Transit of Venus Across the Sun - 2012

By Alexander J. Yee

(Last updated: June 6, 2012)



Transit of Venus

Sunrise over Chania, Greece - Deck 12 Mariner of the Seas - June 6, 2012
Venus can be seen as a blurry dot just above the horizon. (click for full image)



Here's my first article that's not about numbers. Or is it?



Although I was never really fanatical about astronomy, I often read a lot about astrophysics and such. (black holes, relativity, etc...)


Then during spring break in March 2012, I noticed two very bright stars in the sky next to the moon. By the looks of it, they couldn't have been stars. They were way too bright. Then when I Googled for the star charts, I found that they were Jupiter and Venus - shining high and bright in the evening sky.


When I looked around a bit more I quickly found two more major astronomical events that were coming: An annular solar eclipse on May 20th and a transit of Venus across the Sun on June 5th.


Both would be visible in the United States, hmm... But then I learned that I'd be out of the country for both events. I'll miss the solar eclipse for sure, but they're common if you're willing to travel. So it wasn't too much of a loss.


The transit however... won't happen again until 2117... I'll most likely be dead by then... :(


The transit was visible on June 5th or 6th depending on where you were in the world. On those dates, I'd be on a Mediterranean cruise - which meant that it'd be visible for a hour or so at sunrise... It was the first time I woke up early in a while!
















Before the Transit:

March became April and April became May. Every night I walk down Green Street to get dinner, I would see Jupiter and Venus high and bright in the sky. Jupiter eventually disappeared into the sunset as it reached conjunction behind the Sun. But Venus remained blindingly bright in the sky.


Even after the school year ended and I left with my family for vacation, Venus stood high and bright in the sky:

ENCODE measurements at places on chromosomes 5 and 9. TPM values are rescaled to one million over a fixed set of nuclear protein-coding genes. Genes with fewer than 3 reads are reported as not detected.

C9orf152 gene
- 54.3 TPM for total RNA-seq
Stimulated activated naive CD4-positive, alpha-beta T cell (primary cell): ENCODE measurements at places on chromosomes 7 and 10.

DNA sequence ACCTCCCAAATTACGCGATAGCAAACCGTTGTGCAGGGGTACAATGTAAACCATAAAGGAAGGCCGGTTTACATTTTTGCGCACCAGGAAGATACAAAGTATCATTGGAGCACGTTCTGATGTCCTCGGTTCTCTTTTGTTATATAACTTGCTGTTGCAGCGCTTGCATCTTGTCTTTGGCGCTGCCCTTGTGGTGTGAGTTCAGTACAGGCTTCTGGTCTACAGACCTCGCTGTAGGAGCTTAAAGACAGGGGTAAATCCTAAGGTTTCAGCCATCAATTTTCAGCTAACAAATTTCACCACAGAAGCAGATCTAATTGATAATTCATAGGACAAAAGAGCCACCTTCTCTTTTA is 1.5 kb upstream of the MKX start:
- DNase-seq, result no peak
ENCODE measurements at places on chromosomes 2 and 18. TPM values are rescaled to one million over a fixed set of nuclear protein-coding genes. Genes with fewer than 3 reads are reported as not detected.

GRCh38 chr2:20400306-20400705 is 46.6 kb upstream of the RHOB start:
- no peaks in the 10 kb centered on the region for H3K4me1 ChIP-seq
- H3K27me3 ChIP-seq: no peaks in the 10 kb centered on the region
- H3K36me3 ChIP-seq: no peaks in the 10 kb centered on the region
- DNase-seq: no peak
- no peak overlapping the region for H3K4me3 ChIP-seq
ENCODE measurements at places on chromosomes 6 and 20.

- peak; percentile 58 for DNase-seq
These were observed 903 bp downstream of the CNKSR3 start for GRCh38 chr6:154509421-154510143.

My Dad and I looking at Venus through binoculars.
Petra, Jordan - May 21, 2012
Click to view the full image. Venus is visible high and slightly left.
Petra, Jordan - May 21, 2012

During the early days of our trip, I tested the binocular projection method I read about for viewing the sun. I was able to see sunspots - good enough to see Venus. :)


Even just 5 days before the transit, Venus was still (barely) visible above the horizon immediately after sunset. Goes to show how quickly it plunges into inferior conjunction. At this point, it is not visible to the naked eye. These images were taken at maximum zoom on my cheapo camera...

Click to view the full image. Venus is barely visible middle and slightly left.
Somewhere in the Mediterranean - June 1, 2012
Crescent Venus - Very low on the horizon.
Somewhere in the Mediterranean - June 1, 2012



Transit Day -> First Setup: On the railing...

Finally transit day. I get up at 5:15 AM local time as the ship was pulling into Chania, Greece. At 6:08 AM, the sun began to rise above the horizon.


I snapped a few pictures of the sunrise. Although I didn't see Venus in any of them on the camera, the first one (at the top of the page) apparently did have the blurry silouette of Venus. After that, the glare of the sun as it rose higher above the horizon prevented the camera from properly focusing.


At first, my Dad and I tried looking at the sun through solar eclipse shades - but we couldn't see Venus. It was too low and dim on the horizon. But we did see it an hour later when it was higher and brighter.


Then we setup the binocolar projection method:

My Dad holding up a book blank page to project the image. Blurry, but Venus is clearly visible at the bottom.



Second Setup: On a table...

Initially we were holding both the binoculars and the paper "screen" by hand - which was pretty unsteady. So we moved to a table.

My Dad tweaking the setup on a table on deck 12 at the back of the ship. Ah... the image is much clearer.
Hey look! We can also see sunspots. :) Those are the same 4 sunspots seen in all the other publicized images of the transit.
Here I aimed my camera directly at the sun through a pair of solar eclipse shades...



Third Setup: Um...

Then we moved to our room...

In our room... with a slightly more lavish setup.
Note that I'm not in any of these pictures since I was the one taking the pictures.
Zoom in the image and you can see Venus even from back here. Our clearest image. The 4 distinct are sunspots are very apparent.



The "Black Drop Effect":

Given the crudeness of our methods and equipment, I didn't think that I'd be able to see the Black Drop Effect at all. But to our surprise... here it is!

As the end of the transit nears... ... the "Black Drop Effect" becomes more and more noticable.


The end of the transit:

All good things must come to an end...

At 7:55 AM, Venus disappeared back into the darkness. Only 105 years till the next one...



Questions or Comments

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